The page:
3. That’s the plan. But after doing it twice, I’m not sure I’m going to be able to make that work. It takes me a bit longer to put together than I’d like to have to commit on a weekly basis.

    But I suppose it’s worthwhile if people are finding it useful. I know I refer to it pretty often after putting it together.

  4. Well, it is extremely helpful. I for one prefer hard stats to opinions when making start/sit decisions. If it can cut down the time, I would be happy with just ranks/yards allowed/points allowed. I would rather have a limited amount of data, if it makes it easier on you, than none at all : ). Thanks again for the good work.

  5. It’s just the overall process that takes time. No one site really lists all of this information in a convenient format, so I find myself compiling the info. from a variety of sites. Then I use a formula to calculate QB rating, but I have to verify that because there are certain ranges that a each component of the formula must fall in. After updating the data, I sort it, colorize it, then determine the overall ranks. Then I’ll format the table so it’s easily viewable on this site and finally upload it to Google Docs so it’s easily accessible.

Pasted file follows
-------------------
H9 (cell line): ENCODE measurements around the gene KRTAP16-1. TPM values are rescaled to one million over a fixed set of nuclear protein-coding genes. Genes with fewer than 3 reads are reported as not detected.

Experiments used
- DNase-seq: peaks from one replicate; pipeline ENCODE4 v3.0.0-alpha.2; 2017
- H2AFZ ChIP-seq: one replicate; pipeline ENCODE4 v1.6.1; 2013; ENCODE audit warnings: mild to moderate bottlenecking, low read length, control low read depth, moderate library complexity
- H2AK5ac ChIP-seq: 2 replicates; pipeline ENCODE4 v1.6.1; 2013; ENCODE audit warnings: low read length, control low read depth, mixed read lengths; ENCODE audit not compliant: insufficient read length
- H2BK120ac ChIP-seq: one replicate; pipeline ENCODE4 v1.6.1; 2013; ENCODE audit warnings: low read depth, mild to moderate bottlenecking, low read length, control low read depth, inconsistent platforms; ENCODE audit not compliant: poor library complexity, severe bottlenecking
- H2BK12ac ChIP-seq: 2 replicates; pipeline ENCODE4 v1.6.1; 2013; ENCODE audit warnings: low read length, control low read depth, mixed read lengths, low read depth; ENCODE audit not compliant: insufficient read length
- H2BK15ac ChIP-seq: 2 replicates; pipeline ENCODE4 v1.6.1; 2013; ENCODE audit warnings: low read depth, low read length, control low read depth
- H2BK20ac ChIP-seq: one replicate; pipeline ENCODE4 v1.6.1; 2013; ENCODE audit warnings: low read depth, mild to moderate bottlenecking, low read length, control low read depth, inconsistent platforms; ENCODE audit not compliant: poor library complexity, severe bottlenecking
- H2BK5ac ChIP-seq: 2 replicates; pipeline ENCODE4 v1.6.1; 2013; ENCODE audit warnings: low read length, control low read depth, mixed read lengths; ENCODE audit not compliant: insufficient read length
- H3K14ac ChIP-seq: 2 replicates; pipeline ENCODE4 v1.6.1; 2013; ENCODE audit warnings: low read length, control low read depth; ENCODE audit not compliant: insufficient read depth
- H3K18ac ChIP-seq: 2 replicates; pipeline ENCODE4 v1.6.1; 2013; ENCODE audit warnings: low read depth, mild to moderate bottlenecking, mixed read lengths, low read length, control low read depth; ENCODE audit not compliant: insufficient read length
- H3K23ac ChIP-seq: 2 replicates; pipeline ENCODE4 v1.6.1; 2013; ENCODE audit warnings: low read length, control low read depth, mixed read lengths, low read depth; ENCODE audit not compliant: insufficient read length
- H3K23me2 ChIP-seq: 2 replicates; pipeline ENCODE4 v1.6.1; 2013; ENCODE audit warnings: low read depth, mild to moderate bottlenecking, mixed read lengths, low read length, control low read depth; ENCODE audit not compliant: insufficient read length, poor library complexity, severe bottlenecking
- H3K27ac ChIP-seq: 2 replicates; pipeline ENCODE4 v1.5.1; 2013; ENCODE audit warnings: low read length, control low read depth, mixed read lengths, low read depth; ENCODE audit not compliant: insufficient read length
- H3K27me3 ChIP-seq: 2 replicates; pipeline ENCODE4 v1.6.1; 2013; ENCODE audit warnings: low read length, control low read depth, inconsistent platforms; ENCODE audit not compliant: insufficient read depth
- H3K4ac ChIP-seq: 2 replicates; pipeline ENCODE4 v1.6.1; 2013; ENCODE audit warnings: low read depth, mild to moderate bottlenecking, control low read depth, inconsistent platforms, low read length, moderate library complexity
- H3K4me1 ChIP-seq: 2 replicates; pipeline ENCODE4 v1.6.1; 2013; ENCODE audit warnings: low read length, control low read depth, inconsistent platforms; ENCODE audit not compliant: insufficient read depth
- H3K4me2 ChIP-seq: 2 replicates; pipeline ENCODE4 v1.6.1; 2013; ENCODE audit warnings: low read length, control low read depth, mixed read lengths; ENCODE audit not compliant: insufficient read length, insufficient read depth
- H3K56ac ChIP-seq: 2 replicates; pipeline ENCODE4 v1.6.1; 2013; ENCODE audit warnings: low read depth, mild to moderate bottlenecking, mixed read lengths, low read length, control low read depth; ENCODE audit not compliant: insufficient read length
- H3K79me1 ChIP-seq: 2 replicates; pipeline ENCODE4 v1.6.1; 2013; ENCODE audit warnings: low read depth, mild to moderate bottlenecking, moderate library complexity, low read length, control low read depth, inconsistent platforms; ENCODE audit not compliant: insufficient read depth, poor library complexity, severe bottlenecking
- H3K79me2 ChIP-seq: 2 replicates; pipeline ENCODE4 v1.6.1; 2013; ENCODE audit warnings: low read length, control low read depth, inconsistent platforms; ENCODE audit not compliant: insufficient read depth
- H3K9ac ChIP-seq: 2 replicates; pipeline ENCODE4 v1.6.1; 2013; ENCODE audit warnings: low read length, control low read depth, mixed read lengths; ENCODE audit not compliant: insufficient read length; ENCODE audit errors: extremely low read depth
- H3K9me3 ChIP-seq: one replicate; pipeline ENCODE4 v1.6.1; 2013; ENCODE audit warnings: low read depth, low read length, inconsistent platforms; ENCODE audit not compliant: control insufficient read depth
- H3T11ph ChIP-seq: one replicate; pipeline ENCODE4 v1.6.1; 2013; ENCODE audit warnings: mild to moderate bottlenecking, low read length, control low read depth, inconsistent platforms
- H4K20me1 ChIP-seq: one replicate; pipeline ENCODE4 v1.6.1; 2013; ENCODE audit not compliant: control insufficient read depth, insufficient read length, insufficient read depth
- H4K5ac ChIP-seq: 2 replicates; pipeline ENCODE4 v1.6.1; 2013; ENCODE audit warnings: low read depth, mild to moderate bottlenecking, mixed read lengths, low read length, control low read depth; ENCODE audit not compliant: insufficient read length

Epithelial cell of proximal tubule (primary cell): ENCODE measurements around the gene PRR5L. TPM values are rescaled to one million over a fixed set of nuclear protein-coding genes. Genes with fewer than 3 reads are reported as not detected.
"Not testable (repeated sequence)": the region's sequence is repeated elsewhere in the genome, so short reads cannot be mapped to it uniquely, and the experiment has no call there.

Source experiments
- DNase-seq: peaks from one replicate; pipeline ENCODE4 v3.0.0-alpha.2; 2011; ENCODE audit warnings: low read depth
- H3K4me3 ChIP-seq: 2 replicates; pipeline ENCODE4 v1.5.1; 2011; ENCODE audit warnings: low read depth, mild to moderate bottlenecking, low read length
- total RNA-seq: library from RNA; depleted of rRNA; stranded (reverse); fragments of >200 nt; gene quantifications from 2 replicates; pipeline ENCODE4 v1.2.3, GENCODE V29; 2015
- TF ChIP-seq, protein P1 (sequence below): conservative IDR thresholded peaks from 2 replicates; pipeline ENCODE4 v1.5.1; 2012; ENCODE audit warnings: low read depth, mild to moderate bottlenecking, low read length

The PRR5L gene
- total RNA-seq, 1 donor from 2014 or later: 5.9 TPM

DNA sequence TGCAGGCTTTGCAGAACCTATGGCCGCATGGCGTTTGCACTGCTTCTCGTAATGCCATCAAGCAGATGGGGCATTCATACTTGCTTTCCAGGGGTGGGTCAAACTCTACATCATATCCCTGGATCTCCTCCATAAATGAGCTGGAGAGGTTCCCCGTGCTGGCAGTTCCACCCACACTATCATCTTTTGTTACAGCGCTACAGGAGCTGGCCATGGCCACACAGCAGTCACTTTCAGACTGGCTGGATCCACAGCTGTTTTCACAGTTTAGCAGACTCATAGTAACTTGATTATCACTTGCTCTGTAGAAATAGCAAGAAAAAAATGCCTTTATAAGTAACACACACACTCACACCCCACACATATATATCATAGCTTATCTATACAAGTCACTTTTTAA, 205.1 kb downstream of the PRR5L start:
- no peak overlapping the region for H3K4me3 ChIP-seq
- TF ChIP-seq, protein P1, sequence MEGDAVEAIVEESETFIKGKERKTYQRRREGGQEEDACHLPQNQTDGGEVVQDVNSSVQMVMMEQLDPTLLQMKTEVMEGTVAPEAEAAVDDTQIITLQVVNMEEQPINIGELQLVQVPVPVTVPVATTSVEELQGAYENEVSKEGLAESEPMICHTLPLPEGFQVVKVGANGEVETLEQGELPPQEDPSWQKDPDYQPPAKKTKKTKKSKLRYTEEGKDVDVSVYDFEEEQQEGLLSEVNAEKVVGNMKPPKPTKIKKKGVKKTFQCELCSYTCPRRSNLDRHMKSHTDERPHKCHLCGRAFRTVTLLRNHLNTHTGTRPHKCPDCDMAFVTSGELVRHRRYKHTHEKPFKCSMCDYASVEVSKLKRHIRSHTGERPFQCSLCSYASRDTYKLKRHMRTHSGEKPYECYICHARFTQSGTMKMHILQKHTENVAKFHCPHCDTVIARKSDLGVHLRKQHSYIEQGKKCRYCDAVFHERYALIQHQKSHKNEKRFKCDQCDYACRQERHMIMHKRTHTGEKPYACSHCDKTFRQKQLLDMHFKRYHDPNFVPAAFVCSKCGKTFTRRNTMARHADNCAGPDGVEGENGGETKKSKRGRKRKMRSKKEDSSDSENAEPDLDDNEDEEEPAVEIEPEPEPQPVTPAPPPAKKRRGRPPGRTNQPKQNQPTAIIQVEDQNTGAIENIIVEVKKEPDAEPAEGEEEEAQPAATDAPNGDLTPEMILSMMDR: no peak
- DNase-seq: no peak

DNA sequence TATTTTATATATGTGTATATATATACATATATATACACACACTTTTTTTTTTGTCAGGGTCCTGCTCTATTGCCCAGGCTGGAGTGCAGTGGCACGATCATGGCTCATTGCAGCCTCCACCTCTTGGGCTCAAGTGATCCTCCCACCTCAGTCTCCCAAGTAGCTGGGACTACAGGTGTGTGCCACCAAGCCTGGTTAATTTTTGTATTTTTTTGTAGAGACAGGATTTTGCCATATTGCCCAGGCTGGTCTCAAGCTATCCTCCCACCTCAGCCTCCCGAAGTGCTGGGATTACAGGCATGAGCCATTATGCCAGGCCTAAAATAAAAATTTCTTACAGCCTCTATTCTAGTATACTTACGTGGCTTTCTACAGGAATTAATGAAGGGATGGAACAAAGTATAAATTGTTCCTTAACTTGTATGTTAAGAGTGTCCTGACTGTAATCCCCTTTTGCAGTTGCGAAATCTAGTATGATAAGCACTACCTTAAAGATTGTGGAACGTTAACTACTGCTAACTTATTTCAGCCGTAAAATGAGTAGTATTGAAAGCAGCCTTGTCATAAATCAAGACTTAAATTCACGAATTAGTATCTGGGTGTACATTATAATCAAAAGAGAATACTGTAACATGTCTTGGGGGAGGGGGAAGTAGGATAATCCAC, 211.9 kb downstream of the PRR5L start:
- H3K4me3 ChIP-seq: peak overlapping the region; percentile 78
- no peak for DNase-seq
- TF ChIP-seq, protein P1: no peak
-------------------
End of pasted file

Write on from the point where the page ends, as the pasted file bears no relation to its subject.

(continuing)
After that I’ll review the tables and begin my write-ups. Really, compared to updating the tables the write-ups don’t take very long because I can do most of that from my own knowledge base (don’t have to look much up).

    It probably takes around 5-6 hours for me to do. More if I notice I’ve made a mistake and have to go back and change things. But I should be able to cut down on the time if I can get a shell set up in Excel beforehand.

  6. User avatar dmacblue says:

    Sincere thanks for all of your hard work, and the kindness to share it. People like you keep The Cafe as the best site around.

  7. User avatar mcace says:

    Wonderful information. Thank you.